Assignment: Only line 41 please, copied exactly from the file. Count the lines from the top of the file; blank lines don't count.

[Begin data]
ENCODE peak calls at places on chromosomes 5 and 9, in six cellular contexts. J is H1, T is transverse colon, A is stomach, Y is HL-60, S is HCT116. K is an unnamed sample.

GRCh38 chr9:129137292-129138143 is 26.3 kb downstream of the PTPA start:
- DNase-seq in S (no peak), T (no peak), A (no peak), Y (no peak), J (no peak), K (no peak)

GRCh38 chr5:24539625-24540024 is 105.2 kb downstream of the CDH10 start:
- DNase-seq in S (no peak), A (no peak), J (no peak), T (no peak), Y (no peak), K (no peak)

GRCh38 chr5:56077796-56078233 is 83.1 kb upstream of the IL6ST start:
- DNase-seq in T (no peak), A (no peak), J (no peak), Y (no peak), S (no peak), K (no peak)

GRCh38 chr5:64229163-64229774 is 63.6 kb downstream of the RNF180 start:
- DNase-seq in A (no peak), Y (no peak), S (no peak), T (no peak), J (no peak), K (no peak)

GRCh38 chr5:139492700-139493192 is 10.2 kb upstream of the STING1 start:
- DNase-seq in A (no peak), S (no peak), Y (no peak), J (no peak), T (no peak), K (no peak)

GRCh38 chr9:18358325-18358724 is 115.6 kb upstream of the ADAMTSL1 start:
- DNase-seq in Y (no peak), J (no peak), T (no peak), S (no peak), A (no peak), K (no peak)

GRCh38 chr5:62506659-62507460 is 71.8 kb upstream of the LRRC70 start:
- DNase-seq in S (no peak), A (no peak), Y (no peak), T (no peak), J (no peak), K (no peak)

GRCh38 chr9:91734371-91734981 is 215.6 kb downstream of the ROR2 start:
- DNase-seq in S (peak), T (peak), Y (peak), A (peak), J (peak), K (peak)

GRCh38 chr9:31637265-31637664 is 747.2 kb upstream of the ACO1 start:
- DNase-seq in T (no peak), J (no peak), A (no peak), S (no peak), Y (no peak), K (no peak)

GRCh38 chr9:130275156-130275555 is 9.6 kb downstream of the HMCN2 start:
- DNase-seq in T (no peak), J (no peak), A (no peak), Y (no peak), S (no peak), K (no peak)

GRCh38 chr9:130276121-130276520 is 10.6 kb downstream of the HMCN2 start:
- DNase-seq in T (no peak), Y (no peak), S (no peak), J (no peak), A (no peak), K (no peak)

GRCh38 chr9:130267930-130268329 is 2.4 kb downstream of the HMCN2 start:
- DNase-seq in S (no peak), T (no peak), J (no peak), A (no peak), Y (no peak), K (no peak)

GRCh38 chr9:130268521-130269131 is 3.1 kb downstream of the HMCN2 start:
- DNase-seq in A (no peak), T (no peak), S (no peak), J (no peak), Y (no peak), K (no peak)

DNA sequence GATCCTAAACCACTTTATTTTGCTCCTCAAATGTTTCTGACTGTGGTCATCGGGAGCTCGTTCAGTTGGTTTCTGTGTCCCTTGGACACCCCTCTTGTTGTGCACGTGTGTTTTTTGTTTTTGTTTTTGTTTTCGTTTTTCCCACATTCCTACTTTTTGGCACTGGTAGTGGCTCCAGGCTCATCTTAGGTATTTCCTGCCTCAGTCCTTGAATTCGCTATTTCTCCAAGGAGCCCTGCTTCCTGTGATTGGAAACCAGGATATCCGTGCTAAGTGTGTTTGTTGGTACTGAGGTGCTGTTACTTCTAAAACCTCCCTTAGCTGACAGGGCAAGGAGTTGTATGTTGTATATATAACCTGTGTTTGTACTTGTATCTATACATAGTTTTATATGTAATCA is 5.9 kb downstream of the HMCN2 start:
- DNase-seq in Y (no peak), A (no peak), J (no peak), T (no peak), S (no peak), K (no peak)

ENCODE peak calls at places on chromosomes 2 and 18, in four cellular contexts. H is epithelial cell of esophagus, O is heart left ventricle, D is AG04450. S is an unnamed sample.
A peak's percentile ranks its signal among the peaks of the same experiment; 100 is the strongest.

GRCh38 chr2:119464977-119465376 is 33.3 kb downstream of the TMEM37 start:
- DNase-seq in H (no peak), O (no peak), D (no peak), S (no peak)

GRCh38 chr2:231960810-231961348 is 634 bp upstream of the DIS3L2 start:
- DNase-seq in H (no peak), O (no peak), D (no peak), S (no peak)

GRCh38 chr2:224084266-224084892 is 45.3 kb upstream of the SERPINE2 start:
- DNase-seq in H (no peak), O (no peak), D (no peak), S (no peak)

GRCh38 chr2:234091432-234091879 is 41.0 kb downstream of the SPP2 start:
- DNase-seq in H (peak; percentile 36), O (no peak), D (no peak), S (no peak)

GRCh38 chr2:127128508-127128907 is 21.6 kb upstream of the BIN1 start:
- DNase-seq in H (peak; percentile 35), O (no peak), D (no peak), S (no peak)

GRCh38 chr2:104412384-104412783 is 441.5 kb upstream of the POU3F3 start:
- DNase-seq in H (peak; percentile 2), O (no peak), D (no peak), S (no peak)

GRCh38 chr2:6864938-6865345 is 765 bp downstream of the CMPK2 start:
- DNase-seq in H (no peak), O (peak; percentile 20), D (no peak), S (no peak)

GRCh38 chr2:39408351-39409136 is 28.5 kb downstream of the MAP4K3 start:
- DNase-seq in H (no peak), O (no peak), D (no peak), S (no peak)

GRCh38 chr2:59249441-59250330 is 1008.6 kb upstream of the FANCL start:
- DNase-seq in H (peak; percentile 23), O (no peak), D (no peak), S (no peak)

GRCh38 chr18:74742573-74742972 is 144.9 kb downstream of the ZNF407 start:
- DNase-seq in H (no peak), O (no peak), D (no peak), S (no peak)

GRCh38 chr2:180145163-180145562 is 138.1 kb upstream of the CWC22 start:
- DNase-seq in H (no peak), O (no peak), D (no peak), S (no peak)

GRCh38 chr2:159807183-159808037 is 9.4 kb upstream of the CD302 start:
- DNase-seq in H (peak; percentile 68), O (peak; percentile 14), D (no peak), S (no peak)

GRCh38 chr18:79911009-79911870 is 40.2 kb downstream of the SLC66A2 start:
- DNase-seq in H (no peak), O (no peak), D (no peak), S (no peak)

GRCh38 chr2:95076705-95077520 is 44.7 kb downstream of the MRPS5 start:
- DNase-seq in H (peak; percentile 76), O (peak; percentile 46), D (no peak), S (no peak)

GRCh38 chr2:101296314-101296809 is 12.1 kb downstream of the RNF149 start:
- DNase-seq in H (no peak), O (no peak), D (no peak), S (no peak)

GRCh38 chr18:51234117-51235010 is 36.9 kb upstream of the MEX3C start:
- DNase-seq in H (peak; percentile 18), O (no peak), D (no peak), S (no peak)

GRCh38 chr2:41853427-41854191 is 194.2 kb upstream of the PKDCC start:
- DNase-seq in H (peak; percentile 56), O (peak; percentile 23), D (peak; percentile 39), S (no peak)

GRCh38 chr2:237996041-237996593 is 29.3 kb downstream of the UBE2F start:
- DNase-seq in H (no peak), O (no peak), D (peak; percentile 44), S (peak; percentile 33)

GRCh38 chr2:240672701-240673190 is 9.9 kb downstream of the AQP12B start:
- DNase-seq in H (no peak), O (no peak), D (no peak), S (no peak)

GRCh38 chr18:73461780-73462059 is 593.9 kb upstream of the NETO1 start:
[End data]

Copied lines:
- DNase-seq in H (peak; percentile 35), O (no peak), D (no peak), S (no peak)